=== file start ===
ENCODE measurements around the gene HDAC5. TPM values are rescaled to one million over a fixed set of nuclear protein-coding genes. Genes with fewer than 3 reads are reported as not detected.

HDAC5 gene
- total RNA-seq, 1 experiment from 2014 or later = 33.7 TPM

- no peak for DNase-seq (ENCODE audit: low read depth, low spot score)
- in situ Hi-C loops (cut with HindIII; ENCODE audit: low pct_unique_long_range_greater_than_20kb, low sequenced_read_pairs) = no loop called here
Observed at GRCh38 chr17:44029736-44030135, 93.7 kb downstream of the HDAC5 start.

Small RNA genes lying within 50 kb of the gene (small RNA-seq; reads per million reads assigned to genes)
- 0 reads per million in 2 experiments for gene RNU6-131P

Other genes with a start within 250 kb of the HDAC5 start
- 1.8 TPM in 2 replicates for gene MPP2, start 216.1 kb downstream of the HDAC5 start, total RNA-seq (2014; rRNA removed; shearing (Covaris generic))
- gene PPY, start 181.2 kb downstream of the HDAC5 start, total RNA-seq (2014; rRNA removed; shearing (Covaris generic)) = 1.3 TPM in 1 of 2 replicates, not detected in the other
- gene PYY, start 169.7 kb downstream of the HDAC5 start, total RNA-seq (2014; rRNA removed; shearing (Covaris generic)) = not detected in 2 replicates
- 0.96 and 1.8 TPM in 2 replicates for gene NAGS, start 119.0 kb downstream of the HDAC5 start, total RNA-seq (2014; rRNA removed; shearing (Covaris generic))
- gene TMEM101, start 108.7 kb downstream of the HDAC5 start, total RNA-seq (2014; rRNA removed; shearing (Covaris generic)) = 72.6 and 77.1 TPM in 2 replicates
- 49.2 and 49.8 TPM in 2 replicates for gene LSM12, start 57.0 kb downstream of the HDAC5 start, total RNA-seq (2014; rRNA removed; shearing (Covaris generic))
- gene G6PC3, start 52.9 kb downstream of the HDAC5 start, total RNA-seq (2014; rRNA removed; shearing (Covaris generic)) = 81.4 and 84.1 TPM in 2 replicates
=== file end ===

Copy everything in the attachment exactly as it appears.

ENCODE measurements around the gene HDAC5. TPM values are rescaled to one million over a fixed set of nuclear protein-coding genes. Genes with fewer than 3 reads are reported as not detected.

HDAC5 gene
- total RNA-seq, 1 experiment from 2014 or later = 33.7 TPM

- no peak for DNase-seq (ENCODE audit: low read depth, low spot score)
- in situ Hi-C loops (cut with HindIII; ENCODE audit: low pct_unique_long_range_greater_than_20kb, low sequenced_read_pairs) = no loop called here
Observed at GRCh38 chr17:44029736-44030135, 93.7 kb downstream of the HDAC5 start.

Small RNA genes lying within 50 kb of the gene (small RNA-seq; reads per million reads assigned to genes)
- 0 reads per million in 2 experiments for gene RNU6-131P

Other genes with a start within 250 kb of the HDAC5 start
- 1.8 TPM in 2 replicates for gene MPP2, start 216.1 kb downstream of the HDAC5 start, total RNA-seq (2014; rRNA removed; shearing (Covaris generic))
- gene PPY, start 181.2 kb downstream of the HDAC5 start, total RNA-seq (2014; rRNA removed; shearing (Covaris generic)) = 1.3 TPM in 1 of 2 replicates, not detected in the other
- gene PYY, start 169.7 kb downstream of the HDAC5 start, total RNA-seq (2014; rRNA removed; shearing (Covaris generic)) = not detected in 2 replicates
- 0.96 and 1.8 TPM in 2 replicates for gene NAGS, start 119.0 kb downstream of the HDAC5 start, total RNA-seq (2014; rRNA removed; shearing (Covaris generic))
- gene TMEM101, start 108.7 kb downstream of the HDAC5 start, total RNA-seq (2014; rRNA removed; shearing (Covaris generic)) = 72.6 and 77.1 TPM in 2 replicates
- 49.2 and 49.8 TPM in 2 replicates for gene LSM12, start 57.0 kb downstream of the HDAC5 start, total RNA-seq (2014; rRNA removed; shearing (Covaris generic))
- gene G6PC3, start 52.9 kb downstream of the HDAC5 start, total RNA-seq (2014; rRNA removed; shearing (Covaris generic)) = 81.4 and 84.1 TPM in 2 replicates